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Utrecht is the name of a Dutch province and also the name of the city that is the capital of the province. The city of Utrecht is the fourth city of The Netherlands (290,529 inhabitants on 1 June, 2007) and is one of the cities constituting the urban region called "Randstad" (Border City). The city of Utrecht is situated centrally in the country and is an important crossing of roads, railways, and waterways. Its central location makes the city well suited for fairs, exhibitions, and conferences. The largest convention center of The Netherlands, "de Jaarbeurs", is housed adjacent to Utrecht's central railway station. The university of Utrecht is the largest Dutch university.

Utrecht is the see of the Roman Catholic archbishop, who is the head of the Dutch ecclesiastical province. Utrecht is one of the oldest cities in The Netherlands, with its history dating back to the early Middle Ages when the Northumbrian missionary Willibrordus became the first bishop of Utrecht. In 695 he was appointed archbishop and in 703 Pepin II (the Frankish mayor of the palace) gave him Utrecht as seat for his missionary activities. Later in the Middle Ages, Utrecht became the most important city of the Northern part of the Low Countries.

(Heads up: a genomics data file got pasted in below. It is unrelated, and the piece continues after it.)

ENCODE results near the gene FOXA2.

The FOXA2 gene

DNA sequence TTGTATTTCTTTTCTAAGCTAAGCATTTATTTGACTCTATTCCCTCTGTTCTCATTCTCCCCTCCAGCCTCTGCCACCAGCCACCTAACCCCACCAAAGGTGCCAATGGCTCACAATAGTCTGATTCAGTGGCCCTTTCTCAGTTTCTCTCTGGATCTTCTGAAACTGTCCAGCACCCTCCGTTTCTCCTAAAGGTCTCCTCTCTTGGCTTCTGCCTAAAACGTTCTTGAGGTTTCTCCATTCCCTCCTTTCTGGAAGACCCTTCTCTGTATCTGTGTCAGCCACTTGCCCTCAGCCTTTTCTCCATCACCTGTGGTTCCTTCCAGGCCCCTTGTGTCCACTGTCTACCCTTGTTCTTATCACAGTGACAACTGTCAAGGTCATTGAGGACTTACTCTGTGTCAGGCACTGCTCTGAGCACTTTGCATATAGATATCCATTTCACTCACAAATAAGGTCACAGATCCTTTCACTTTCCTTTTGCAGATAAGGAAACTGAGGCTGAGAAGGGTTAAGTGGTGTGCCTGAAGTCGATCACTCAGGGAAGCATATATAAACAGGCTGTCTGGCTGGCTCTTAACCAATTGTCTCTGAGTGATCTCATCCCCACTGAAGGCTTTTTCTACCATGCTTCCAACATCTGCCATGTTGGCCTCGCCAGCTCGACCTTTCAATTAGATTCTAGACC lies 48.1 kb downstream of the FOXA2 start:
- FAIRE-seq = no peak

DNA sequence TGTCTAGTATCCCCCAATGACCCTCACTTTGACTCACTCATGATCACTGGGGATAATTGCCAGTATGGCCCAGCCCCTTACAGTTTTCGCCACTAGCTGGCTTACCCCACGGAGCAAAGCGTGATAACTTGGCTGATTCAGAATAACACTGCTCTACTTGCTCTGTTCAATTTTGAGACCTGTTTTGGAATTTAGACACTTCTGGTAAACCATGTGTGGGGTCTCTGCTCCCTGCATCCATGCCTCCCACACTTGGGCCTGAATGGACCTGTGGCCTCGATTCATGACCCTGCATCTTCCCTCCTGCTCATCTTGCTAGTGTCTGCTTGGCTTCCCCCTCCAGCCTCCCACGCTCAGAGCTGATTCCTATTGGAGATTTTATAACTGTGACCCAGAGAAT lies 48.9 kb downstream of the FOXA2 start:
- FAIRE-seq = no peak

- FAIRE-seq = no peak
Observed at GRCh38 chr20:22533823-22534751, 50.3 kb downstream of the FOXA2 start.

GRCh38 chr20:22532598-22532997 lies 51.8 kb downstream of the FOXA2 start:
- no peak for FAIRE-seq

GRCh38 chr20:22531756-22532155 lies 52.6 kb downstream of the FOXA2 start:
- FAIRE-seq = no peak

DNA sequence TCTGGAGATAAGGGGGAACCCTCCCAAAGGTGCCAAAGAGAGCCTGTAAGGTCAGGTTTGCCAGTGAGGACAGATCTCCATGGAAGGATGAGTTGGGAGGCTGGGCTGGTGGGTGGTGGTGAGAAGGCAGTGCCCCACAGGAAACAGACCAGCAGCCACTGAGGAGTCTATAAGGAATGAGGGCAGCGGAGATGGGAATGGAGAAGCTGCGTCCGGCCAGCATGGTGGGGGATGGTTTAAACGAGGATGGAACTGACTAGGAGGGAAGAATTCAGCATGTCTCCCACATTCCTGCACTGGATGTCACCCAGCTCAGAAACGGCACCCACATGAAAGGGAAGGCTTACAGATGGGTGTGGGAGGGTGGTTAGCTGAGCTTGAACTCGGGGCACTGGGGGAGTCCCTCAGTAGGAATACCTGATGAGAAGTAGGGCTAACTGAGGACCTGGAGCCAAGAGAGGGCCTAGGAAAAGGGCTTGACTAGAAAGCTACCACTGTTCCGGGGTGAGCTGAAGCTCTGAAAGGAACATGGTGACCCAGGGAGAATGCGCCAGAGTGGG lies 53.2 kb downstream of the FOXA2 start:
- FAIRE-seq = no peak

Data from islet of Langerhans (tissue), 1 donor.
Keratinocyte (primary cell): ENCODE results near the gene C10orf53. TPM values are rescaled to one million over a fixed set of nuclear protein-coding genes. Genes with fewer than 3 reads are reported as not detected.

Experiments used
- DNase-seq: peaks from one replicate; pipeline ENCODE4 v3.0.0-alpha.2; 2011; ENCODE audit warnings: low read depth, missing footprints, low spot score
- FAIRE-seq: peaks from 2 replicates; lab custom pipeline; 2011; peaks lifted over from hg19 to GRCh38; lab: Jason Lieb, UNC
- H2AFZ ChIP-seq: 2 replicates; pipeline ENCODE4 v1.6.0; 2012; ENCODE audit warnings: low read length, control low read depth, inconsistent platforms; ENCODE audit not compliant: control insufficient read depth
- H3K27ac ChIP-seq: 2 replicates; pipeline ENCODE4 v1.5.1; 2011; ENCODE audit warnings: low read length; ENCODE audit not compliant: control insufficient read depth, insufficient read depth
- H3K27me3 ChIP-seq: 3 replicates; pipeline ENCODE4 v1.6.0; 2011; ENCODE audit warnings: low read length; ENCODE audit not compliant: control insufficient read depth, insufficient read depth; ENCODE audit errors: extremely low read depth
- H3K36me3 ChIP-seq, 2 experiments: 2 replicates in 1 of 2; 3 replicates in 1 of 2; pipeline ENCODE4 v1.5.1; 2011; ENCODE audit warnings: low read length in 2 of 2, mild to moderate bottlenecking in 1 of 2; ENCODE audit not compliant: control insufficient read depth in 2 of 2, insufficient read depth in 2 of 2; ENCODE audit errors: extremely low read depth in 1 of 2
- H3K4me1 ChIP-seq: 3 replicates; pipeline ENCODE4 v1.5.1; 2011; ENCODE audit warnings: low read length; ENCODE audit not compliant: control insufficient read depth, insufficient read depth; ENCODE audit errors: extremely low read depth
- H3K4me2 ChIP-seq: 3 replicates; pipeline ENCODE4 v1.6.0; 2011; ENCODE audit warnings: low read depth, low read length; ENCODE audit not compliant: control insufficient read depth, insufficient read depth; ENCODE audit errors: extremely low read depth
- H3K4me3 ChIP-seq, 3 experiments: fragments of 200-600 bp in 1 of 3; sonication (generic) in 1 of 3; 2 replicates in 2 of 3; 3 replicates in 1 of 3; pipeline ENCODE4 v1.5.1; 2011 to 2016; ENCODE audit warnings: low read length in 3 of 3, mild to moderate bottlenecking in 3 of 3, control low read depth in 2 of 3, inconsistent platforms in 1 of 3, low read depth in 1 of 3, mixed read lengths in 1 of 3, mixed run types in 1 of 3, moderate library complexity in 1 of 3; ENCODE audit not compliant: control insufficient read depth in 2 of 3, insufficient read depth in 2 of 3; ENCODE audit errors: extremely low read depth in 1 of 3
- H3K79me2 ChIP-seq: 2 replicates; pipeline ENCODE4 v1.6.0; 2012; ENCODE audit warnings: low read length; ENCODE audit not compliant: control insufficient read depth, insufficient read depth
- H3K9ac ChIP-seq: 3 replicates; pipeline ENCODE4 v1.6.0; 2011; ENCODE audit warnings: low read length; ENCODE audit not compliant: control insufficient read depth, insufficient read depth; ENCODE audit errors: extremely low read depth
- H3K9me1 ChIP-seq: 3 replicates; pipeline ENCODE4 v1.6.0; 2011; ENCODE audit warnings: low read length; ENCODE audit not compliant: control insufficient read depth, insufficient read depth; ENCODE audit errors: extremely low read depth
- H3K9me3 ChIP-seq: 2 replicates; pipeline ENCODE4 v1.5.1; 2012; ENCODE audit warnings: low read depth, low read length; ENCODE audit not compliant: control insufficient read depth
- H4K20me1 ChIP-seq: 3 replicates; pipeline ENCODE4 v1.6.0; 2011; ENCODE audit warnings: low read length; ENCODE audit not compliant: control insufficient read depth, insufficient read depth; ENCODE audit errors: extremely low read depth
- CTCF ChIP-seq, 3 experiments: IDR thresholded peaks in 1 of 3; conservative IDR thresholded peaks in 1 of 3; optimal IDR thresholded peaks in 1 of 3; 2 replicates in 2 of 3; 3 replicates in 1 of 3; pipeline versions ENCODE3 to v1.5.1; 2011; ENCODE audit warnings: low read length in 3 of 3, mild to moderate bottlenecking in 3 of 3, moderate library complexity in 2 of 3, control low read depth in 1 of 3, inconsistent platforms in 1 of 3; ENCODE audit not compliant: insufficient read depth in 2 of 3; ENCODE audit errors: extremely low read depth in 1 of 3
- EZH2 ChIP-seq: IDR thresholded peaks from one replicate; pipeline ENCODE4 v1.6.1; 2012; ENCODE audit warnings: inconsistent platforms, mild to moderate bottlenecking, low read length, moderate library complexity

The city gave birth to The Netherlands as an independent republic, when in 1579 the seven northern provinces of the Low Countries signed the Union of Utrecht. In this document the provinces promised solidarity in their battle of independence against the Spanish King who ruled the country at the time. The Treaty of Utrecht in 1713 settled the War of the Spanish Succession.